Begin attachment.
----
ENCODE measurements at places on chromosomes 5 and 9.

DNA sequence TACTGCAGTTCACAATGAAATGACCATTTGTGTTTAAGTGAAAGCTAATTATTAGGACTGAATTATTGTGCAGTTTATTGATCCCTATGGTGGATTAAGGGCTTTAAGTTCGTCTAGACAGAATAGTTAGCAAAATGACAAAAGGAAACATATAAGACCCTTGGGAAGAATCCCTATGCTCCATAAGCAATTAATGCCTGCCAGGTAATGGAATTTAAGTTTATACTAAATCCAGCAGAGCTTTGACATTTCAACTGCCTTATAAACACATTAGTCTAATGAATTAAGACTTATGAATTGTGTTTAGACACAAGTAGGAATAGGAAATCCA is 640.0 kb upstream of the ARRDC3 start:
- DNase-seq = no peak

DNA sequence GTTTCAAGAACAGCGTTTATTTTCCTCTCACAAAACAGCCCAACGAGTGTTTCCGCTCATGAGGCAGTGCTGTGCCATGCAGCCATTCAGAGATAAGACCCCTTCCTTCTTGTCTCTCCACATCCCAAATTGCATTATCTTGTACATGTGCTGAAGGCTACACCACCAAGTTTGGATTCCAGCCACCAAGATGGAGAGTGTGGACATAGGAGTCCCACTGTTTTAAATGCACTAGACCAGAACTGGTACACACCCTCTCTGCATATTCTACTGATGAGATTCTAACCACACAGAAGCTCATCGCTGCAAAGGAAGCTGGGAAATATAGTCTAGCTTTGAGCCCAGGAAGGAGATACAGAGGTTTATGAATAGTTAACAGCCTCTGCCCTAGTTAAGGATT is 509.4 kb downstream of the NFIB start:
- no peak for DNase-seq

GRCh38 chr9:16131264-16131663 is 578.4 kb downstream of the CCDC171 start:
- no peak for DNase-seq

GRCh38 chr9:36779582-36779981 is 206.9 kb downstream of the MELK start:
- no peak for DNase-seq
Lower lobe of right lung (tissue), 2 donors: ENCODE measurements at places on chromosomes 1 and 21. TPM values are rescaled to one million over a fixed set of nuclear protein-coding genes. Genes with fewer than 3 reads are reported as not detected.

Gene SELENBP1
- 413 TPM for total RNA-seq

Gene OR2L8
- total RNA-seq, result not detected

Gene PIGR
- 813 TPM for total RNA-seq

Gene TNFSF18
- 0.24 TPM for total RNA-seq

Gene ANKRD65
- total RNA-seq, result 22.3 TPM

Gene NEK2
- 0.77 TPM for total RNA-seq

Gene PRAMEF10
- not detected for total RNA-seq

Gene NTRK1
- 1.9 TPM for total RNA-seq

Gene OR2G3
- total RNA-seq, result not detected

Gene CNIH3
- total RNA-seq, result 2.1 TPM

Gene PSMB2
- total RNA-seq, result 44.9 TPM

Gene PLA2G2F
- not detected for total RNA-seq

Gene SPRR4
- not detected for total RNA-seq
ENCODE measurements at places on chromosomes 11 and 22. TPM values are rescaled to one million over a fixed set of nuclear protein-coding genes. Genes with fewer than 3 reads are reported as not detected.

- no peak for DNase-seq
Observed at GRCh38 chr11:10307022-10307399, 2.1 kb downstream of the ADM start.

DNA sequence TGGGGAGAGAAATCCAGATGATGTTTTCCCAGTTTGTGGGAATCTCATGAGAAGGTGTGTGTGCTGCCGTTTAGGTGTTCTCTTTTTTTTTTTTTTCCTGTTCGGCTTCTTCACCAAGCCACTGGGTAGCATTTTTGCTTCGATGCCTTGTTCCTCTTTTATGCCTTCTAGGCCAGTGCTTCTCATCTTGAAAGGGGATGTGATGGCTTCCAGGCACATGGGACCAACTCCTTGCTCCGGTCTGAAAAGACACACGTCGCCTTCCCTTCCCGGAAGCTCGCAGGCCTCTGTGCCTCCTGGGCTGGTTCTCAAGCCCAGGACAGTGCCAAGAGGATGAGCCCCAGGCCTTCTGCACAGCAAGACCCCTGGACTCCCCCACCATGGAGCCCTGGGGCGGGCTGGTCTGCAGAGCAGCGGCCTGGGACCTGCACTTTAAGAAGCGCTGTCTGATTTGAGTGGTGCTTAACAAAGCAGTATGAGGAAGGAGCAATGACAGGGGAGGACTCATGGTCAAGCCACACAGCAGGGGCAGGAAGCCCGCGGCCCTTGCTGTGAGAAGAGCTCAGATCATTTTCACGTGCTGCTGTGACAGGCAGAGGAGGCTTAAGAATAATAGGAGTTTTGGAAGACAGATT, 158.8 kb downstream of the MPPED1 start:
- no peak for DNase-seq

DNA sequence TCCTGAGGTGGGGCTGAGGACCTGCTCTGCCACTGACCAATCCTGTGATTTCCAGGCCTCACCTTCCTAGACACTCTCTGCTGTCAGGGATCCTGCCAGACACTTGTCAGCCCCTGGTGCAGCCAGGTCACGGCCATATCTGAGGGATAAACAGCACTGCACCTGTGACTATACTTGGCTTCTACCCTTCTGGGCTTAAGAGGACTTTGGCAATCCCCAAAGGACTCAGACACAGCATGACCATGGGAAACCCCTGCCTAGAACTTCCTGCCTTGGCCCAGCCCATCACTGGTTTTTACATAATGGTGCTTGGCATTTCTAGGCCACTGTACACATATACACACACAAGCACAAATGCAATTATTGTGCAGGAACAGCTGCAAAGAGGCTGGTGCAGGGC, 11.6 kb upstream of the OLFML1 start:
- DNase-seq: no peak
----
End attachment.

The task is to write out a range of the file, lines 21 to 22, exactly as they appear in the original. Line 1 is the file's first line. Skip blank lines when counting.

Gene NEK2
- 0.77 TPM for total RNA-seq